Vulnerable Youth and the Transition to Adulthood: Youth from Distressed Neighborhoods

07/15/2009

 

ASPE FACT SHEET

Vulnerable Youth and the Transition to Adulthood

Youth from Distressed Neighborhoods

July 2009

This Research Brief is part of a larger project:Vulnerable Youth and the Transistion to Adulthood

This Research Brief is available on the Internet at:http://aspe.hhs.gov/hsp/09/VulnerableYouth/4/index.shtml

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This fact sheet was prepared by Heidi Johnson of the Urban Institute, under contract to ASPE, as part of a series on vulnerable youth and the transition to adulthood.  The project examined the role of different aspects of youth vulnerability and risk-taking behaviors on several outcomes for young adults.  The data come from the National Longitudinal Survey of Youth, 1997 cohort.  This survey, funded by the U.S. Bureau of Labor Statistics, follows a sample of adolescents in 1997 into young adulthood with annual interviews that capture their education, employment, family formation, and other behaviors.  The analyses in this series use the subset of youth born in 198081, who were 1517 years old when first interviewed in 1997.  Outcomes are obtained by using the annual data through 2005 when these young adults were 2325 years old.

The author acknowledges the comments of Robin Smith, Jennifer Macomber, and Michael Pergamit of the Urban Institute.  Also from the Urban Institute, Tracy Vericker helped conceptualize the project and Daniel Kuehn performed the data work and provided technical assistance.  Additional information regarding this study can be obtained from the Federal Project Officers:  Flavio Menasce (202-260-0384, Flavio.Menasce@hhs.gov), Susan Hauan (202-690-8698, Susan.Hauan@hhs.gov), and Annette Rogers (202-690-7882, Annette.Rogers@hhs.gov).

This research was conducted with restricted access to Bureau of Labor Statistics (BLS) data.  The views expressed here do not necessarily reflect the views of the BLS.

The transition to adulthood can be particularly challenging for youth growing up in distressed neighborhoods.  Using the National Longitudinal Survey of Youth 1997, this fact sheet compares the adolescent risk behaviors and young adult outcomes of youth from distressed neighborhoods with those of youth from non-distressed neighborhoods.[1] All differences discussed below are significant at the 95 percent confidence level or above.

  • Youth from distressed neighborhoods do not engage in more risk behaviors during adolescence than youth from non-distressed neighborhoods (3.0 and 3.3 mean cumulative risks for youth from distressed and non-distressed neighborhoods, respectively).[2] Specifically, youth from distressed neighborhoods have lower rates of participation in criminal activities such as selling illegal drugs and destroying property than youth from non-distressed neighborhoods; however, youth from distressed neighborhoods are more likely to have sex by age 16 (67 percent versus 50 percent) and to have been a member of a gang (15 percent versus 8 percent).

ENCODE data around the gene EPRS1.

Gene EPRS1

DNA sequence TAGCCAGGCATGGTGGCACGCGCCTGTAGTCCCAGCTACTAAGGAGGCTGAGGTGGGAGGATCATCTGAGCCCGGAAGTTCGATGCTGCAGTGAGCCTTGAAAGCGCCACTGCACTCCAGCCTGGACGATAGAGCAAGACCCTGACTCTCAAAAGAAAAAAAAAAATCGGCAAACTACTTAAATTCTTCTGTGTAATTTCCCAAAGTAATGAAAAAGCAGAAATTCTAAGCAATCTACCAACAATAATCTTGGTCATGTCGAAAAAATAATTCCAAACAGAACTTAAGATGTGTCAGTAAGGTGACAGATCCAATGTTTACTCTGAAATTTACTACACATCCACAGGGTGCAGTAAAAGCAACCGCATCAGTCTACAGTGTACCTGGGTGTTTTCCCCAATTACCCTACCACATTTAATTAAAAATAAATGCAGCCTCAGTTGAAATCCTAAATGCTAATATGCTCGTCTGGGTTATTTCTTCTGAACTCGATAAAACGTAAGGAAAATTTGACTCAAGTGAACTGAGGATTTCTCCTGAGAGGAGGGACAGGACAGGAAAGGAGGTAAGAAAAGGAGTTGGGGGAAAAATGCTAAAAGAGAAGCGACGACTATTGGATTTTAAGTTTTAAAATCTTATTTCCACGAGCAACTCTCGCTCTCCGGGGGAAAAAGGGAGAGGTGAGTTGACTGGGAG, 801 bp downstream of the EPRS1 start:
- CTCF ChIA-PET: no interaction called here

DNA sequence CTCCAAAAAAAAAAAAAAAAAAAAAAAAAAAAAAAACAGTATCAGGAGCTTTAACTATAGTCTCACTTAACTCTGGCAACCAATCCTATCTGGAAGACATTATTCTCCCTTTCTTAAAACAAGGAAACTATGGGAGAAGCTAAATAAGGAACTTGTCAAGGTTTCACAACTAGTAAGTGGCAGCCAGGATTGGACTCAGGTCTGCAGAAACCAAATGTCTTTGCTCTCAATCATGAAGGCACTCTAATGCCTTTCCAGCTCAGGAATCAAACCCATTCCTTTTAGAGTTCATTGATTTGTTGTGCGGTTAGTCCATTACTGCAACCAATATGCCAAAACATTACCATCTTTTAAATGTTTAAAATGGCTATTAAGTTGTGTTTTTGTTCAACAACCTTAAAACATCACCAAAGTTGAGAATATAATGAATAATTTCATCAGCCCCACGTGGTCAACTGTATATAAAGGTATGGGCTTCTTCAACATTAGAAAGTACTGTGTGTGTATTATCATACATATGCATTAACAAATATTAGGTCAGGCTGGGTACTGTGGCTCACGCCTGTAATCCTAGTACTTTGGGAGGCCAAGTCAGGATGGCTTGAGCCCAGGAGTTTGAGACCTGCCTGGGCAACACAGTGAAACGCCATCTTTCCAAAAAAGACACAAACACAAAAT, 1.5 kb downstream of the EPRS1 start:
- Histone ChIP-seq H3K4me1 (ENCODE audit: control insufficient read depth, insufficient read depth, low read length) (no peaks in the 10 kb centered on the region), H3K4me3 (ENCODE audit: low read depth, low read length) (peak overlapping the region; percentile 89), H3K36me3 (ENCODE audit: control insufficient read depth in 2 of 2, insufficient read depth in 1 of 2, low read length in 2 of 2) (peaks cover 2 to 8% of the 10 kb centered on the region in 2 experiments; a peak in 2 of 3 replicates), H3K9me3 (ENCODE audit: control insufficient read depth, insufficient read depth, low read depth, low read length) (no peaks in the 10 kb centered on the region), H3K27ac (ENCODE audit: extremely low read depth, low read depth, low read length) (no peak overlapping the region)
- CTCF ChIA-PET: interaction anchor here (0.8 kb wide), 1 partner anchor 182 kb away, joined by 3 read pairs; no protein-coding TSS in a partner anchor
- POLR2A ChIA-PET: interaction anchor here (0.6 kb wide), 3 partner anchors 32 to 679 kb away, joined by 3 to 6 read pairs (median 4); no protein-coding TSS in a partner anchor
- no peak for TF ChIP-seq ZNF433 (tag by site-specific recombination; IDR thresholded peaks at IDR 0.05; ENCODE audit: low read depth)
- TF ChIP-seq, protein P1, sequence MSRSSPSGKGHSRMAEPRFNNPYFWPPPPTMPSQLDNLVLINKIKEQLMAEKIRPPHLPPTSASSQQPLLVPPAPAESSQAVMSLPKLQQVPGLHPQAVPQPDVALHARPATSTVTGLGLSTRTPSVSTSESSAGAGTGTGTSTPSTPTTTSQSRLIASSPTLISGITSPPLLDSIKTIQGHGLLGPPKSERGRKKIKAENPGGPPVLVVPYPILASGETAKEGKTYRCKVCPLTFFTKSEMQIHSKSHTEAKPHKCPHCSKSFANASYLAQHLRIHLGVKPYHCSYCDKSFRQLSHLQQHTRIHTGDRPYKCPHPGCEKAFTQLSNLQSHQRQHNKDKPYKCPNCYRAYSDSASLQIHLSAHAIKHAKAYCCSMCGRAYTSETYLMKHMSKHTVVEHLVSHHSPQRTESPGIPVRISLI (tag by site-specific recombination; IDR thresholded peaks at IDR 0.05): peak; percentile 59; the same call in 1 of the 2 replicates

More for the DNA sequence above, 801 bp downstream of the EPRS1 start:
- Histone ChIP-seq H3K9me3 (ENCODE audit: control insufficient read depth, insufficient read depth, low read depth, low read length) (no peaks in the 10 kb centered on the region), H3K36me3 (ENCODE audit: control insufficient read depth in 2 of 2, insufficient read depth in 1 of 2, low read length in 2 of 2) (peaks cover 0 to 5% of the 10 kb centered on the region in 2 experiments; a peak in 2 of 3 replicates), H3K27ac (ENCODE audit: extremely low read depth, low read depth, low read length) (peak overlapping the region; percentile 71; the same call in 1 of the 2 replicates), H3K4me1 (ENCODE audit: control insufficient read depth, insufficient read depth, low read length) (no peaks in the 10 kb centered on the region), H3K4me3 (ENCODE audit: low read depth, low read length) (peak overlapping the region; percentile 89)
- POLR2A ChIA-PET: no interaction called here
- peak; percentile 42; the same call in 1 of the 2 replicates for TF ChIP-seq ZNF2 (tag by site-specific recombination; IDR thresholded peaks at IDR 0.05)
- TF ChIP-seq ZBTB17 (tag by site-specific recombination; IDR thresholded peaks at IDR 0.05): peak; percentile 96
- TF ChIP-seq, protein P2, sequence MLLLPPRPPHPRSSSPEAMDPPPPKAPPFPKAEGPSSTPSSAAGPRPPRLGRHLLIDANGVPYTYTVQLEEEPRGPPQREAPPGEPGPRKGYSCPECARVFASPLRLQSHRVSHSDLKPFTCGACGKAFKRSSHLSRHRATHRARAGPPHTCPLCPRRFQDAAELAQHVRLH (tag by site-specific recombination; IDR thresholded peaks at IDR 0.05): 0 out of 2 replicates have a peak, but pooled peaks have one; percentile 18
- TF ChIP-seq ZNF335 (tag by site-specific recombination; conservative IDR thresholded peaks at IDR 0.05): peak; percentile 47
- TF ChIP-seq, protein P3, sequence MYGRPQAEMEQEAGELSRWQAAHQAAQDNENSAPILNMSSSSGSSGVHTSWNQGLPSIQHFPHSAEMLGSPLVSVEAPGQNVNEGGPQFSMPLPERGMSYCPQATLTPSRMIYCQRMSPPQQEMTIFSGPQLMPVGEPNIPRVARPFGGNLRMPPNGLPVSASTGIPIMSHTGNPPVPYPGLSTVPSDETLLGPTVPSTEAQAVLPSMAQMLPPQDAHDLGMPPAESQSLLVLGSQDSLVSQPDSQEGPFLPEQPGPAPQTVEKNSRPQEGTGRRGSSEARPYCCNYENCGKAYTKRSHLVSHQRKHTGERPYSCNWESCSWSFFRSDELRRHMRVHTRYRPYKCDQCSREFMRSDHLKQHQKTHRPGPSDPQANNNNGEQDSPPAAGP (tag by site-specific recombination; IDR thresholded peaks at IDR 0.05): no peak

• Ten percent of youth from distressed neighborhoods have sex before age 13, compared with 3 percent of youth from non-distressed neighborhoods. One in ten (11 percent) young women from distressed neighborhoods have given birth by age 18, compared with 3 percent of young women from non-distressed neighborhoods.
  • Twice as many youth from distressed neighborhoods (32 percent) do not earn a high school diploma as youth from non-distressed neighborhoods (15 percent).[3]  Only 12 percent of youth from distressed neighborhoods obtain a degree from a four-year college, compared with 27 percent of youth from non-distressed neighborhoods.
  • About one in three (35 percent) youth from distressed neighborhoods are consistently-connected to work or school between the ages of 18 and 24, compared with nearly two in three (62 percent) youth from non-distressed neighborhoods.[4]
  • Sixty-five percent of youth from distressed neighborhoods are employed on their 24th birthday, compared with 78 percent of youth from non-distressed neighborhoods.
  • The earnings of youth from distressed neighborhoods are 22 percent lower at age 23 than the earnings of their peers in non-distressed neighborhoods ($17,891 and $22,805, respectively).[5]
  • Seventy-eight percent of youth in distressed neighborhoods are from low-income families.[6] Even among youth from low-income families, those in distressed neighborhoods are less likely to be consistently-connected to school or work than those in non-distressed neighborhoods (see Figure 1).